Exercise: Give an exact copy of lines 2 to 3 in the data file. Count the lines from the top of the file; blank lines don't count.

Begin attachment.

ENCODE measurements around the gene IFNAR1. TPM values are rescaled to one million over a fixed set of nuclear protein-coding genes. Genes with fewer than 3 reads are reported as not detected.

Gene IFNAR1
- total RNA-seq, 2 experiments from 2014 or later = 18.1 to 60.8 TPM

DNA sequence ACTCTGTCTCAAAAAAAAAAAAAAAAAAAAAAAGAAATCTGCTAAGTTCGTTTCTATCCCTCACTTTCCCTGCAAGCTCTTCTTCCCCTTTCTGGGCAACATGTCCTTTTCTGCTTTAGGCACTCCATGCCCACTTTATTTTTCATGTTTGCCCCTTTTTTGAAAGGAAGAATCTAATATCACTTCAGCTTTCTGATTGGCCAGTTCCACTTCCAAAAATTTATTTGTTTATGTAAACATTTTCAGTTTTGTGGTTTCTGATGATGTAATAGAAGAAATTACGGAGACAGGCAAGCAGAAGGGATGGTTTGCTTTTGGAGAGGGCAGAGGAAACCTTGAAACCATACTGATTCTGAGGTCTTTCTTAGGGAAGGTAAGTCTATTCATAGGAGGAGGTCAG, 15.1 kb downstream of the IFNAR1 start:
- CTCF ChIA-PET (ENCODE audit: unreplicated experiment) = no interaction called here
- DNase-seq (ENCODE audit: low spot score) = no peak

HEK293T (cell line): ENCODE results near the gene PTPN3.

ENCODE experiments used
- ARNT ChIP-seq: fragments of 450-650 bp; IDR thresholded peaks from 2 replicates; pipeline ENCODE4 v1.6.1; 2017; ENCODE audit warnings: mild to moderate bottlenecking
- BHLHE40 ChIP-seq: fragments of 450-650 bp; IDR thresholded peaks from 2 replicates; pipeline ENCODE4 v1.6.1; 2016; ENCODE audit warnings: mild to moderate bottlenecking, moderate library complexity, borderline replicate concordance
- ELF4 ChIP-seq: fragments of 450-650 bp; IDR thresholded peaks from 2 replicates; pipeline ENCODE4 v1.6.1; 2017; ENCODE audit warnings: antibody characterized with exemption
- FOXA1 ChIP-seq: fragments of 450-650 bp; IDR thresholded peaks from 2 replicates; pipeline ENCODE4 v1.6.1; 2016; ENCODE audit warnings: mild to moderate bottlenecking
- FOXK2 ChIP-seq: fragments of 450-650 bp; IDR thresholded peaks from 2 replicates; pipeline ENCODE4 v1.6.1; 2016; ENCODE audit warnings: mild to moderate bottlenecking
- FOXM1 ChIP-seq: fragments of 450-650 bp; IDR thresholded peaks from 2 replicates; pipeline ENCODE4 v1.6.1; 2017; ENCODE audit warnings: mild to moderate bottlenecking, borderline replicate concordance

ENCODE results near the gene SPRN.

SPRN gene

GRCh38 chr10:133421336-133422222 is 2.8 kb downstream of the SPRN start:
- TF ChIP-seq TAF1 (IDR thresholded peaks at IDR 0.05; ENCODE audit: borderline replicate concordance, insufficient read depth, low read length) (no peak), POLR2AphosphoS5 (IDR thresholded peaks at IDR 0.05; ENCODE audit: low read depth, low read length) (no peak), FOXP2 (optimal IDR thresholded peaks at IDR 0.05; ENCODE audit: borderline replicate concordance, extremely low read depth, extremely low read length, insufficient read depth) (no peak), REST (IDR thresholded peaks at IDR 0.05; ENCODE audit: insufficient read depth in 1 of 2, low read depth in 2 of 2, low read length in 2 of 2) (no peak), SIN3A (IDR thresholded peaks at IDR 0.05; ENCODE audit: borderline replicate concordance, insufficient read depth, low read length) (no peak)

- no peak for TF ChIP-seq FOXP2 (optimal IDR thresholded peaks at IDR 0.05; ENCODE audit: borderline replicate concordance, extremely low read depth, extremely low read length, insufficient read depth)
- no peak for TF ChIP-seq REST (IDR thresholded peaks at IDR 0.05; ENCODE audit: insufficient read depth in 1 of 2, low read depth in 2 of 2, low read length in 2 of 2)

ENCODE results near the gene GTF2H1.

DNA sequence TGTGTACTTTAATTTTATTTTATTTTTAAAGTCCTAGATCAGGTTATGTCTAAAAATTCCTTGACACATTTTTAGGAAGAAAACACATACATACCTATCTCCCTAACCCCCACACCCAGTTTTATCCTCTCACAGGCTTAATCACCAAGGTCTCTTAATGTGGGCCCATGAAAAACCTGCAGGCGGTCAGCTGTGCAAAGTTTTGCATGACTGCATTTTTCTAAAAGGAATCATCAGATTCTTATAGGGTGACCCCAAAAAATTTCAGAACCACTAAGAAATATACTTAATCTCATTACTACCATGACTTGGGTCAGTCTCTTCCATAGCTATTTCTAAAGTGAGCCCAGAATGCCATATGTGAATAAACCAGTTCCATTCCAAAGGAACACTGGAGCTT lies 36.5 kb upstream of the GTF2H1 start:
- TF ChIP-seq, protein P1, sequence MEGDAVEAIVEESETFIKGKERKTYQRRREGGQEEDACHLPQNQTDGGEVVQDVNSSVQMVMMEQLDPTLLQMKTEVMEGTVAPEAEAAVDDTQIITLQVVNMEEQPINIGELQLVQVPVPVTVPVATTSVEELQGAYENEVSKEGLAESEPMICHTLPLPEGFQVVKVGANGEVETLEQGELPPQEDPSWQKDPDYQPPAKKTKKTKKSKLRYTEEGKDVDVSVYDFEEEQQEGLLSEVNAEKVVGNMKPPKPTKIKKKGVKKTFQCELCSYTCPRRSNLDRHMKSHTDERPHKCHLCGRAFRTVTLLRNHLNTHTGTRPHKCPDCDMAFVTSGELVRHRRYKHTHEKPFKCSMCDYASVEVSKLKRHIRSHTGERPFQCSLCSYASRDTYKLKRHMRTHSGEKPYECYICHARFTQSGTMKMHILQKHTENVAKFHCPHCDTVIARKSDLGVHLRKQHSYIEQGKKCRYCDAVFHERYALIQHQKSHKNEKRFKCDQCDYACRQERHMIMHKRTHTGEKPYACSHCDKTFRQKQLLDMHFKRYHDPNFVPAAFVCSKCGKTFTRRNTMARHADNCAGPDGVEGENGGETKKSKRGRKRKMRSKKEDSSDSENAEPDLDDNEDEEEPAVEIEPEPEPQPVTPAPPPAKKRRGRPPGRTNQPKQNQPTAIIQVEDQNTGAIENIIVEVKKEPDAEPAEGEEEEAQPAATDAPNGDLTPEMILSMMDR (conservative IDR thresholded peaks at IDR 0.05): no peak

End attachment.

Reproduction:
Gene IFNAR1
- total RNA-seq, 2 experiments from 2014 or later = 18.1 to 60.8 TPM